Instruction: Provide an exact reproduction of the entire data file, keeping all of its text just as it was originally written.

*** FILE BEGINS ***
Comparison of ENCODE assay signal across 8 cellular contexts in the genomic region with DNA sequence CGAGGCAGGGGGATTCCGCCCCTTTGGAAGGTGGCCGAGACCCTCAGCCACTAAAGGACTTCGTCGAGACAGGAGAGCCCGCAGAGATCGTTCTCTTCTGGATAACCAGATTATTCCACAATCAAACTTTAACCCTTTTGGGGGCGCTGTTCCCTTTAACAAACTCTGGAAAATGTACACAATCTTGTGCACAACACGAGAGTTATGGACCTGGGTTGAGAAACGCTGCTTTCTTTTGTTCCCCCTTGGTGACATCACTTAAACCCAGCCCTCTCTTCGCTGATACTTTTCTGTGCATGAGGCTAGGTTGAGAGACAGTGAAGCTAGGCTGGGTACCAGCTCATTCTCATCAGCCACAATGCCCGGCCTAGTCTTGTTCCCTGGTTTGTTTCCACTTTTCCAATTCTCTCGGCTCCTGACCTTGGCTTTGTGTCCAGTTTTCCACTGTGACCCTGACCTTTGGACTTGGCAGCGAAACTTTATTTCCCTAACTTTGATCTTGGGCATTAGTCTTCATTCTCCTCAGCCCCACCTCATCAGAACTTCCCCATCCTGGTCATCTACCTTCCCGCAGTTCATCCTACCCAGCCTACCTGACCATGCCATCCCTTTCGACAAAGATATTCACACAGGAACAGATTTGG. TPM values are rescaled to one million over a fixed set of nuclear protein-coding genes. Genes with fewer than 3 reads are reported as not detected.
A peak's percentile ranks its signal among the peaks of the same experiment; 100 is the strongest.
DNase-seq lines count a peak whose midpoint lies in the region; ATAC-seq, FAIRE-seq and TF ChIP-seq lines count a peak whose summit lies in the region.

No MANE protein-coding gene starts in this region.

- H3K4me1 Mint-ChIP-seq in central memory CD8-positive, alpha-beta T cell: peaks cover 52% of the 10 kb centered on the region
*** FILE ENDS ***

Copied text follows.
Comparison of ENCODE assay signal across 8 cellular contexts in the genomic region with DNA sequence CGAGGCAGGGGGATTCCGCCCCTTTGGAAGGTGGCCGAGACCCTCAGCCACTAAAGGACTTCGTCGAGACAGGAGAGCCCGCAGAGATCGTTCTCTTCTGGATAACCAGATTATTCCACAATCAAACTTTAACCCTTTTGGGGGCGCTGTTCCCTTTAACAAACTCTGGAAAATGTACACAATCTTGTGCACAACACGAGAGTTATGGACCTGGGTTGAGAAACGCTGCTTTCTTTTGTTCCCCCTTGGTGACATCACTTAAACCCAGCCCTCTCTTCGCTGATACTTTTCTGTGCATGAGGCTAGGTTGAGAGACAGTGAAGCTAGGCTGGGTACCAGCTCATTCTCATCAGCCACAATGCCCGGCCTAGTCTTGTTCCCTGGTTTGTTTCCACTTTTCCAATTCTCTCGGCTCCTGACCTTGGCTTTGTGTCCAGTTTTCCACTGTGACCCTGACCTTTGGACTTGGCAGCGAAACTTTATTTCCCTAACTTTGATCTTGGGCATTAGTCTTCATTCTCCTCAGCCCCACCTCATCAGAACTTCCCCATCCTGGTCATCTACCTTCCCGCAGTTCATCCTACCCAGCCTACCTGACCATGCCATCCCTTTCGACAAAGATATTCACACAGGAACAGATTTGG. TPM values are rescaled to one million over a fixed set of nuclear protein-coding genes. Genes with fewer than 3 reads are reported as not detected.
A peak's percentile ranks its signal among the peaks of the same experiment; 100 is the strongest.
DNase-seq lines count a peak whose midpoint lies in the region; ATAC-seq, FAIRE-seq and TF ChIP-seq lines count a peak whose summit lies in the region.

No MANE protein-coding gene starts in this region.

- H3K4me1 Mint-ChIP-seq in central memory CD8-positive, alpha-beta T cell: peaks cover 52% of the 10 kb centered on the region